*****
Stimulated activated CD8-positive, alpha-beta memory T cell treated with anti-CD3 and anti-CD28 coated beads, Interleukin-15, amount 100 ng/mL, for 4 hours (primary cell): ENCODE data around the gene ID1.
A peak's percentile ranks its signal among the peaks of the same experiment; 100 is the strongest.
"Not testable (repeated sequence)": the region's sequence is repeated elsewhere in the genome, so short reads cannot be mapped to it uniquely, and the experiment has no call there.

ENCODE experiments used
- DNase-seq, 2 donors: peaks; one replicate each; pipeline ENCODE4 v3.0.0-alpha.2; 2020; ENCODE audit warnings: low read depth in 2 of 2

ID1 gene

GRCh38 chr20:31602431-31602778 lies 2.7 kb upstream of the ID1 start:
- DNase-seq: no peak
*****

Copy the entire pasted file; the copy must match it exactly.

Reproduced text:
Stimulated activated CD8-positive, alpha-beta memory T cell treated with anti-CD3 and anti-CD28 coated beads, Interleukin-15, amount 100 ng/mL, for 4 hours (primary cell): ENCODE data around the gene ID1.
A peak's percentile ranks its signal among the peaks of the same experiment; 100 is the strongest.
"Not testable (repeated sequence)": the region's sequence is repeated elsewhere in the genome, so short reads cannot be mapped to it uniquely, and the experiment has no call there.

ENCODE experiments used
- DNase-seq, 2 donors: peaks; one replicate each; pipeline ENCODE4 v3.0.0-alpha.2; 2020; ENCODE audit warnings: low read depth in 2 of 2

ID1 gene

GRCh38 chr20:31602431-31602778 lies 2.7 kb upstream of the ID1 start:
- DNase-seq: no peak